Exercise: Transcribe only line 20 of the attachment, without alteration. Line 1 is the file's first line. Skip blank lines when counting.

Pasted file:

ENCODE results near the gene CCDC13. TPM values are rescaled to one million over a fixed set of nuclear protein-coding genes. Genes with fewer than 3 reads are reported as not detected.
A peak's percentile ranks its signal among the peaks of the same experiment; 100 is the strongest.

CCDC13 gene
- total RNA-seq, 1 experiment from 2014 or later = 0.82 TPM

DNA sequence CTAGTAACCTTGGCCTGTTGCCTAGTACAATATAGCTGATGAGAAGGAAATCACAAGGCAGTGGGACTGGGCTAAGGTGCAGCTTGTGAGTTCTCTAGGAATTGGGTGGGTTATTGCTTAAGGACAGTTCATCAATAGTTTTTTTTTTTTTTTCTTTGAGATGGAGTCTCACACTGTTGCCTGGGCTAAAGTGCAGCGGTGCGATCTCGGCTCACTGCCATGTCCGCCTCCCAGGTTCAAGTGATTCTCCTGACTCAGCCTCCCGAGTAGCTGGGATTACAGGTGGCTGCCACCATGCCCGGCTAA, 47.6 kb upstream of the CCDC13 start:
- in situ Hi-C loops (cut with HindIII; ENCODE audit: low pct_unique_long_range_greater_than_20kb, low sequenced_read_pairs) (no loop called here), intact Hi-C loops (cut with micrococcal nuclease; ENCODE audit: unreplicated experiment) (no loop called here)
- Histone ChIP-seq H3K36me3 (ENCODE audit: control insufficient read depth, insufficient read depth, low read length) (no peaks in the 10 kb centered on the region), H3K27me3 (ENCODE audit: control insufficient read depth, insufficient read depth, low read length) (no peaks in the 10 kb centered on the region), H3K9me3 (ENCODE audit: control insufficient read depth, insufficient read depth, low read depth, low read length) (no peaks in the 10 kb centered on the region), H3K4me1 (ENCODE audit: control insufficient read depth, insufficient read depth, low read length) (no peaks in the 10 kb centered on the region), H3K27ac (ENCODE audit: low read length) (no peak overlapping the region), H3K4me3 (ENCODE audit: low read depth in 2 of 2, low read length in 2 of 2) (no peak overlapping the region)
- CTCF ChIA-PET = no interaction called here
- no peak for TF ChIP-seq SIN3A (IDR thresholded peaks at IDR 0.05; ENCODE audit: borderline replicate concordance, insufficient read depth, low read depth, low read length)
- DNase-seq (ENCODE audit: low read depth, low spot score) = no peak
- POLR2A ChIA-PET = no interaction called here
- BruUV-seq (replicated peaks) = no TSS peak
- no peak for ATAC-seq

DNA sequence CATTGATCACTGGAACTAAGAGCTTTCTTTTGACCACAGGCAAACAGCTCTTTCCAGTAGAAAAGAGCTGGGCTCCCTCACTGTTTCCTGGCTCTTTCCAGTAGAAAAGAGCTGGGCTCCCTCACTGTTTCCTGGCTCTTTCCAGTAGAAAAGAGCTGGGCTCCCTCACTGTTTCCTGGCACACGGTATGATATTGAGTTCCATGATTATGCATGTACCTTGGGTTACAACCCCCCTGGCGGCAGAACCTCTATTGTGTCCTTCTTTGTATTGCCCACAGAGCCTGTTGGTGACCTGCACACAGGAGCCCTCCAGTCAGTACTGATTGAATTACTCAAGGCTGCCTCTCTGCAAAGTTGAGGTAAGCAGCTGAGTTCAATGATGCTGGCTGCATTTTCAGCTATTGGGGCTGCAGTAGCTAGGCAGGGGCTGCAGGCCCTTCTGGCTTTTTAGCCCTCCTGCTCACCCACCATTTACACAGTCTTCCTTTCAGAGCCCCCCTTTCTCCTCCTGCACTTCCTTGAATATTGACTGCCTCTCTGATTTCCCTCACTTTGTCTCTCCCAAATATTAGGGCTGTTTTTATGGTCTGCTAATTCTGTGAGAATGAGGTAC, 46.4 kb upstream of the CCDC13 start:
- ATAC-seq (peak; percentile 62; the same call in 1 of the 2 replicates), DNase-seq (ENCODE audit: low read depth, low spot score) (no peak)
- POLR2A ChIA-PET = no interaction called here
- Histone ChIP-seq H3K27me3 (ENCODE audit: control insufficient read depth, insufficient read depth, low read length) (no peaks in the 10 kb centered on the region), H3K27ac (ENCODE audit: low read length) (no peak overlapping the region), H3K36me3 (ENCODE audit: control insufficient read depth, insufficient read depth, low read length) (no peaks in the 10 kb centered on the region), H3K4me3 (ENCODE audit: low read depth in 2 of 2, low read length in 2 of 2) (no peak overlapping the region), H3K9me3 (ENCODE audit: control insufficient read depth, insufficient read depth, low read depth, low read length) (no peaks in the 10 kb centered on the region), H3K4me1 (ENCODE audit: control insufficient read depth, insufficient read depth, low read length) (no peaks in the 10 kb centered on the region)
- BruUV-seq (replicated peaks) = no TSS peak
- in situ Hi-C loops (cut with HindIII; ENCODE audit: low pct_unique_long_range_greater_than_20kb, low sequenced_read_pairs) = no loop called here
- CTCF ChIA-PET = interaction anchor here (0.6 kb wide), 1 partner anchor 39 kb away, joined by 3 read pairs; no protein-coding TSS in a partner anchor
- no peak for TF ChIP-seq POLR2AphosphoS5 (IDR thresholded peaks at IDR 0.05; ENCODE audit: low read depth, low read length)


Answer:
- CTCF ChIA-PET = interaction anchor here (0.6 kb wide), 1 partner anchor 39 kb away, joined by 3 read pairs; no protein-coding TSS in a partner anchor